Regarding immersion, do you think it’s of any value at all, or just minimal value? Surely you must believe a horror game at least requires some level of immersion, to scare the player.
I mean, it’s not just that I don’t think it’s of value. I think all the things that people generally associate with immersion are valuable in some way. I don’t think it’s a real thing in of itself. https://critpoints.wordpress.com/2016/09/04/immersion-is-fake-and-a-menace/
I think that what makes this stuff scary is largely the rules governing it. Poor visibility, a feeling of helplessness, a threat that will destroy you at your back, coming from unexpected directions, not knowing if you’re safe or not. To that end, I think you could replace the monster with something totally stupid and get largely the same effect. Much like someone scaring you in real life in a casual context with no established atmosphere. So the game is no longer very realistic or believable (ie. immersive), but it’s scary none-the-less.
Of course, you might be defining immersion here as “engagement” or “engrossment”, which not all people do, so none of the above might have any relevance to you. You might think, “so what if it looks bad? They’re still involved in it.” Immersion is usually associated more with a belief in the fiction. Yes, engrossment or engagement is required for horror, but they’re not exclusively what immersion is typically regarded as. Though some people take immersion as just those things because everyone means something different when they say immersion, and immersion isn’t real, so you can’t point to a real thing to make a solidified unambiguous definition for immersion.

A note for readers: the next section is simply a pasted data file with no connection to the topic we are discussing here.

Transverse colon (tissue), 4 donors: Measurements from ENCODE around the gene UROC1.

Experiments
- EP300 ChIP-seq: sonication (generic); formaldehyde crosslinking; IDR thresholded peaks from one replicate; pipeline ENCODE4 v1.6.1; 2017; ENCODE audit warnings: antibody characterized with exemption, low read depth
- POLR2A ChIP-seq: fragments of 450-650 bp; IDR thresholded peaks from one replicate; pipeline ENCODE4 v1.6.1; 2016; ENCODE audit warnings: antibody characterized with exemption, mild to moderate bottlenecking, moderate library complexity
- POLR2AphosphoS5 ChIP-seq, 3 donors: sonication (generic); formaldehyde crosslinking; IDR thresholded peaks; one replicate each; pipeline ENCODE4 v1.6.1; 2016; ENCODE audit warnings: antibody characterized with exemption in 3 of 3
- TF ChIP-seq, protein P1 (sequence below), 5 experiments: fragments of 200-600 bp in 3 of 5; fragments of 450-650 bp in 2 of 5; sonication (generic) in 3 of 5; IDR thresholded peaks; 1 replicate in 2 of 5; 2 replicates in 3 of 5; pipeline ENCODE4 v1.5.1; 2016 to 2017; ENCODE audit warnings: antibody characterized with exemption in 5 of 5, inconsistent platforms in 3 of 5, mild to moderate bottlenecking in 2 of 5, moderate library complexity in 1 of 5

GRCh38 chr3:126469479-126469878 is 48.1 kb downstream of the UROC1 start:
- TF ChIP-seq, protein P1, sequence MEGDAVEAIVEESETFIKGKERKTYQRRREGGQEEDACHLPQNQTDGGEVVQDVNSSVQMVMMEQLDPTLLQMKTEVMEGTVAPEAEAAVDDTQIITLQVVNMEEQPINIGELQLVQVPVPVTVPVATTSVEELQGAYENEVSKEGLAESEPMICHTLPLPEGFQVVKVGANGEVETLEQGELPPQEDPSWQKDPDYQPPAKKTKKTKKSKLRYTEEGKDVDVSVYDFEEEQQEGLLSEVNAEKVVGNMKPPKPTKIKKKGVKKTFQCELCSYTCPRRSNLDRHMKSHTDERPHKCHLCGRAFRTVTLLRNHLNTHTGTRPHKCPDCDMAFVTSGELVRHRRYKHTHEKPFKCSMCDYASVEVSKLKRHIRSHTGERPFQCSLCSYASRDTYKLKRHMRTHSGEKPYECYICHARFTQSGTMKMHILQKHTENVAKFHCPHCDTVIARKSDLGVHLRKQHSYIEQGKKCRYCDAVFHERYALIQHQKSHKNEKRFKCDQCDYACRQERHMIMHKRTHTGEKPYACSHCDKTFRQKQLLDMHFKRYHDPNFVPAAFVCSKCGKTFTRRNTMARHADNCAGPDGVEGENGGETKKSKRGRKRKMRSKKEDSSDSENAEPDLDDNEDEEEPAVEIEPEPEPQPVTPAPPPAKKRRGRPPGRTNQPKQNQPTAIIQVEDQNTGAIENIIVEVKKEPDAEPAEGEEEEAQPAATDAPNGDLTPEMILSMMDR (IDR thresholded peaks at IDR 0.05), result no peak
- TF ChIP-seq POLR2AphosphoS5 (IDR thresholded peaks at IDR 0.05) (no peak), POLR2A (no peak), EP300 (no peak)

Basically, in short: Immersion doesn’t need to be real for horror to be real. Not all the factors associated with immersion are necessary for horror.